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Quebec to start monkeypox vaccination of contacts as officials confirm 25 cases

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MONTREAL — Quebec’s interim public health director says the province could start vaccinating people against monkeypox as soon as Friday.

Dr. Luc Boileau says there are now 25 confirmed cases of the disease in the province and about 30 suspected cases are under investigation.

He says the province has received supplies of smallpox vaccine from the federal government, and it will be administered to people who have been in close contact with confirmed cases of the disease.

Dr. Caroline Quach, the chair of Quebec’s immunization committee, says the vaccine has been shown to prevent monkeypox in animal studies if it is administered within four days of an exposure and can reduce severity if it is administered up to 14 days after an exposure.

She says the disease is transmitted only through prolonged close contact.

Boileau says the majority of cases are in adult men who have been in sexual contact with people who have the disease, and there has been one case in a person under 18.

This report by The Canadian Press was first published May 26, 2022.

 

The Canadian Press

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Toronto Public Health reduces COVID-19 vaccine clinic hours for summer – Global News

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COVID-19 vaccination clinics in Toronto will operate on reduced opening hours through the summer, Toronto Public Health has announced.

In a tweet, the local health authority confirmed new hours will begin Monday morning at its vaccine clinics.


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Ontario researchers focus on possible clue of long COVID


Ontario researchers focus on possible clue of long COVID

All six city-run vaccine clinics, including Metro Hall, will offer reduced hours. The move will “meet the needs of Toronto residents throughout the summer,” Toronto Public Health said.

The new hours, beginning Monday, are:

  • 1940 Eglinton Avenue: 12 p.m. to 6 p.m. Tuesday to Friday, 10 a.m. to 4 p.m. Saturday
  • Cloverdale Mall: 12 p.m. to 6 p.m. Tuesday to Friday, 10 a.m. to 4 p.m. Saturday
  • Crossroads: 12 p.m. to 6 p.m. Monday to Thursday, 10 a.m. to 4 p.m. Sunday
  • Metro Hall: 12 p.m. to 6 p.m. Monday to Thursday, 10 a.m. to 4 p.m. Sunday
  • Mitchell Field: 12 p.m. to 6 p.m. Tuesday to Friday, 10 a.m. to 4 p.m. Saturday
  • Thorncliffe Park Community Hub: 12 p.m. to 6 p.m. Monday to Friday, 10 a.m. to 4 p.m. Saturday and Sunday

© 2022 Global News, a division of Corus Entertainment Inc.

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Toronto to shorten COVID-19 vaccine clinic hours over summer – CTV News Toronto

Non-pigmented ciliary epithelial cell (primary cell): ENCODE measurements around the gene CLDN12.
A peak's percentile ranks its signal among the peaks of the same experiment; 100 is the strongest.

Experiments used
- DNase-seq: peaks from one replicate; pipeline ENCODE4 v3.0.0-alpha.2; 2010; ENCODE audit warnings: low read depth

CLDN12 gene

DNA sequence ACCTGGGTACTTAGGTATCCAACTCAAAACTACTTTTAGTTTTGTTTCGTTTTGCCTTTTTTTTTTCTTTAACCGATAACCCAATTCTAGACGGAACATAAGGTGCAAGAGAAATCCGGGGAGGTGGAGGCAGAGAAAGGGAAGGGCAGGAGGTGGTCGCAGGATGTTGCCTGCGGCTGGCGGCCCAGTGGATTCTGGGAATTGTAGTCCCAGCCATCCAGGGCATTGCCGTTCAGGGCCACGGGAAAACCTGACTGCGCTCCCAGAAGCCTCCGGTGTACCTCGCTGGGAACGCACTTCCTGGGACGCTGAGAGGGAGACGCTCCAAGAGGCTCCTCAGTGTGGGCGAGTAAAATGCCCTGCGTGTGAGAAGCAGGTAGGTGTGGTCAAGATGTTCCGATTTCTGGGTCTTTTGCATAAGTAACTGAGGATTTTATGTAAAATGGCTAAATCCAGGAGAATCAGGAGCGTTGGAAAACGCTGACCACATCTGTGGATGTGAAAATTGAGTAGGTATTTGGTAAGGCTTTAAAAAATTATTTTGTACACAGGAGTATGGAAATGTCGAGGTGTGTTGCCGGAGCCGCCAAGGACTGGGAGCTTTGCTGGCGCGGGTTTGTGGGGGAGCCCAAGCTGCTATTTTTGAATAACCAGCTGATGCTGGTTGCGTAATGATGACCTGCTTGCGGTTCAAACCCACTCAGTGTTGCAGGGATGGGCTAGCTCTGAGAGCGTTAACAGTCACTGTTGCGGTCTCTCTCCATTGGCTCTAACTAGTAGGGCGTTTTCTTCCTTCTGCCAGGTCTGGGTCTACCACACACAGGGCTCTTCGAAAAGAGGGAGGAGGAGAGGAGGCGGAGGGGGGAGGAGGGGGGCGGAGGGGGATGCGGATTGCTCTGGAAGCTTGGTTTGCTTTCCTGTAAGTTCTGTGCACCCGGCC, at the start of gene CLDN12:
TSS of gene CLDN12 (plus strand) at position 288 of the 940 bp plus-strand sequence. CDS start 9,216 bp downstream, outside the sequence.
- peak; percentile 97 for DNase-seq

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Toronto will be shortening hours at the city-run immunization clinics during the summer.

According to Toronto Public Health, the new hours of operation will begin on Monday and will impact all of the six active clinics offering the COVID-19 vaccine. In a notification posted to social media, officials said the changes will “meet the needs of Toronto residents throughout the summer.”

These are the new hours:

  • At Metro Hall and Crossroads Plaza the clinics will be open between noon to 6 p.m. Monday to Thursday, and between 10 a.m. to 4 p.m. on Sunday.
  • At Cloverdale Mall, Mitchell Field Community Centre and 1940 Eglinton Avenue, the clinics will be open noon to 6 p.m. Tuesday to Friday and 10 a.m. to 4 p.m. on Saturday.
  • At Thorncliffe Park Community Hub, the clinic will be open between noon to 6 p.m., as well as between 10 a.m. and 4 p.m. both Saturday and Sunday.

All clinics are offering first, second and third doses, as well as fourth doses for select eligible groups.

Residents can book an appointment using the provincial booking portal or call centre.

Students in Grades 7 to 12 can also book appointments at these clinics for school-based vaccinations such as those for Hepatitis B, HPV and Meningococcal diseases.

About 51.7 per cent of all eligible Toronto residents have received three doses of a COVID-19 vaccine.

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Cat transfers Covid-19 to human in first documented case | Health24 – News24

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Seamlessly repeating kitty cat pattern with happy cats with whiskers.

The possibility that humans can infect their pet cats and dogs with the SARS-CoV-2 virus was established during the Covid-19 pandemic. 

In 2020, Canadian researchers suggested that more pets could have contracted Covid-19 than initially though, with numerous reports of the virus in domestic cats. One study found that a cat caught the Delta variant from its owner, Health24 previously reported.

There is also a risk, albeit very small, that animals can pass the virus to people, but there hasn’t been any documented evidence of this – until now.

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